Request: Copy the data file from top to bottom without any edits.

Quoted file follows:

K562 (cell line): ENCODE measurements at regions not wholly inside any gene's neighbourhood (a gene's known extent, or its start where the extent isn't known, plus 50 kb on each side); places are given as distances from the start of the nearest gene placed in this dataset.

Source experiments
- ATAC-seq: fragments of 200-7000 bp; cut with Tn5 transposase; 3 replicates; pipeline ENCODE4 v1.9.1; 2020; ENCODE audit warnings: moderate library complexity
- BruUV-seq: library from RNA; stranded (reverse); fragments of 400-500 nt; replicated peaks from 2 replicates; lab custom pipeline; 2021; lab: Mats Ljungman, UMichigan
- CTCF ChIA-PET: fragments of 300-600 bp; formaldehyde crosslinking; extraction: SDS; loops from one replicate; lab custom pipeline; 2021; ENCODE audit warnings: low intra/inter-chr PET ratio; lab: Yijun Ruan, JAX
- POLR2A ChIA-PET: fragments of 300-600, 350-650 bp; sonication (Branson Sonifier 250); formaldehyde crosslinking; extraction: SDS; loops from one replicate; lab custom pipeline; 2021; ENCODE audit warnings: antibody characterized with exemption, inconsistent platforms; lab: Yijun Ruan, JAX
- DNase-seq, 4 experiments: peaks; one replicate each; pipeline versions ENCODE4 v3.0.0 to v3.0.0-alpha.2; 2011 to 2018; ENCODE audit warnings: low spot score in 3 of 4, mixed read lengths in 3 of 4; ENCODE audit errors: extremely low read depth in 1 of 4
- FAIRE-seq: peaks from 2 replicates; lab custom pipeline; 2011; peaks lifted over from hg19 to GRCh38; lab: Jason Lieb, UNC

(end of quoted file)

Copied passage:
K562 (cell line): ENCODE measurements at regions not wholly inside any gene's neighbourhood (a gene's known extent, or its start where the extent isn't known, plus 50 kb on each side); places are given as distances from the start of the nearest gene placed in this dataset.

Source experiments
- ATAC-seq: fragments of 200-7000 bp; cut with Tn5 transposase; 3 replicates; pipeline ENCODE4 v1.9.1; 2020; ENCODE audit warnings: moderate library complexity
- BruUV-seq: library from RNA; stranded (reverse); fragments of 400-500 nt; replicated peaks from 2 replicates; lab custom pipeline; 2021; lab: Mats Ljungman, UMichigan
- CTCF ChIA-PET: fragments of 300-600 bp; formaldehyde crosslinking; extraction: SDS; loops from one replicate; lab custom pipeline; 2021; ENCODE audit warnings: low intra/inter-chr PET ratio; lab: Yijun Ruan, JAX
- POLR2A ChIA-PET: fragments of 300-600, 350-650 bp; sonication (Branson Sonifier 250); formaldehyde crosslinking; extraction: SDS; loops from one replicate; lab custom pipeline; 2021; ENCODE audit warnings: antibody characterized with exemption, inconsistent platforms; lab: Yijun Ruan, JAX
- DNase-seq, 4 experiments: peaks; one replicate each; pipeline versions ENCODE4 v3.0.0 to v3.0.0-alpha.2; 2011 to 2018; ENCODE audit warnings: low spot score in 3 of 4, mixed read lengths in 3 of 4; ENCODE audit errors: extremely low read depth in 1 of 4
- FAIRE-seq: peaks from 2 replicates; lab custom pipeline; 2011; peaks lifted over from hg19 to GRCh38; lab: Jason Lieb, UNC